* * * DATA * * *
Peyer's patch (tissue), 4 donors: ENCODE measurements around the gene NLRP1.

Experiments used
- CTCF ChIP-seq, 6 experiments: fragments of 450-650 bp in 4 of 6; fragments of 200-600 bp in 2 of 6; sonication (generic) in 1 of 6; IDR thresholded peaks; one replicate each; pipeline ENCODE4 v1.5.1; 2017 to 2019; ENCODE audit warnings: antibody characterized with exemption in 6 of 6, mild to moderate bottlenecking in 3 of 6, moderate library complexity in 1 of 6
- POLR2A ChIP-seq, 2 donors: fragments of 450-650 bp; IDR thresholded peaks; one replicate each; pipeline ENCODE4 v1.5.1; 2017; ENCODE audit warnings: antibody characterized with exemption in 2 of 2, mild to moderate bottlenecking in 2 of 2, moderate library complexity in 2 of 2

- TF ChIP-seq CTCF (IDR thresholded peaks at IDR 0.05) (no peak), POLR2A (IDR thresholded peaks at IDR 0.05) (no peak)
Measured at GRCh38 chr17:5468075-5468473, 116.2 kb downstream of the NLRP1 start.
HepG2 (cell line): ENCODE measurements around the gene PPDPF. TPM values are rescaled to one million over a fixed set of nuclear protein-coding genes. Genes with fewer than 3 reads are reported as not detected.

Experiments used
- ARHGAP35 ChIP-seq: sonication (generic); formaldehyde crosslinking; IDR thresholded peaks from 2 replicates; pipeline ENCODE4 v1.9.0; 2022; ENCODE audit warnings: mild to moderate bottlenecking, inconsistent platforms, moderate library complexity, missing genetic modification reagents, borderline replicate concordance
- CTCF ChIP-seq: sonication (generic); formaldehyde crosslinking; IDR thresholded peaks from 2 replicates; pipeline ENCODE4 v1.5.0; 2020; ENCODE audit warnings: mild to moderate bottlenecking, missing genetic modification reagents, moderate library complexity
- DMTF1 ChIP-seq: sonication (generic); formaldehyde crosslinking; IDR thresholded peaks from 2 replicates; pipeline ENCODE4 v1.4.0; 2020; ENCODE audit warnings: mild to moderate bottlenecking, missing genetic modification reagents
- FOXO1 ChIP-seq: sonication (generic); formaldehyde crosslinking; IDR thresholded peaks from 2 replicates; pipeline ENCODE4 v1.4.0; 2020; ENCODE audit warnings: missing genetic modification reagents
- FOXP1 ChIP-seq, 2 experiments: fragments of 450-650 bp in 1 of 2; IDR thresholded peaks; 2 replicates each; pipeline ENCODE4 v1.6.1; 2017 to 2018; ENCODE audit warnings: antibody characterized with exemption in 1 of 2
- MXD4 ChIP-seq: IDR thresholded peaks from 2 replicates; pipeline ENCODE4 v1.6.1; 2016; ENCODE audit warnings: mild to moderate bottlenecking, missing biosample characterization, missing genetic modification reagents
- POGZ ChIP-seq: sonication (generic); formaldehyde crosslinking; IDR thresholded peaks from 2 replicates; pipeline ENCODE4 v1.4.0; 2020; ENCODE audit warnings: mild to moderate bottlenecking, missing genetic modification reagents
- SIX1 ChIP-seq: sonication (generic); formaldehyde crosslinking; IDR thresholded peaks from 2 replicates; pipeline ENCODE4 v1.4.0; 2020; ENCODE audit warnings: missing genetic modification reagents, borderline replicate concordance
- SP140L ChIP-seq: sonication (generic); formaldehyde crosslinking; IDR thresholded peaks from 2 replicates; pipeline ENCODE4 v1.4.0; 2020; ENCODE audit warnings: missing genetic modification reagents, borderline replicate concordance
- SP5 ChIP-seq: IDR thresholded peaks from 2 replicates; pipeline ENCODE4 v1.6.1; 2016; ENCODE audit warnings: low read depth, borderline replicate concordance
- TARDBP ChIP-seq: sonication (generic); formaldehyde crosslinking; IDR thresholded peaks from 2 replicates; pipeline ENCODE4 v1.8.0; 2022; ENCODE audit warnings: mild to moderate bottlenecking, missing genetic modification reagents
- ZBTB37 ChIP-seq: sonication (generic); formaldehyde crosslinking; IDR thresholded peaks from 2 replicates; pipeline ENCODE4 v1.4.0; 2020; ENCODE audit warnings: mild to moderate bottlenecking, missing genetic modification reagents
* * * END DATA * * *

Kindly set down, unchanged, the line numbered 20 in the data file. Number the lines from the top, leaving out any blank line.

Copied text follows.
- ZBTB37 ChIP-seq: sonication (generic); formaldehyde crosslinking; IDR thresholded peaks from 2 replicates; pipeline ENCODE4 v1.4.0; 2020; ENCODE audit warnings: mild to moderate bottlenecking, missing genetic modification reagents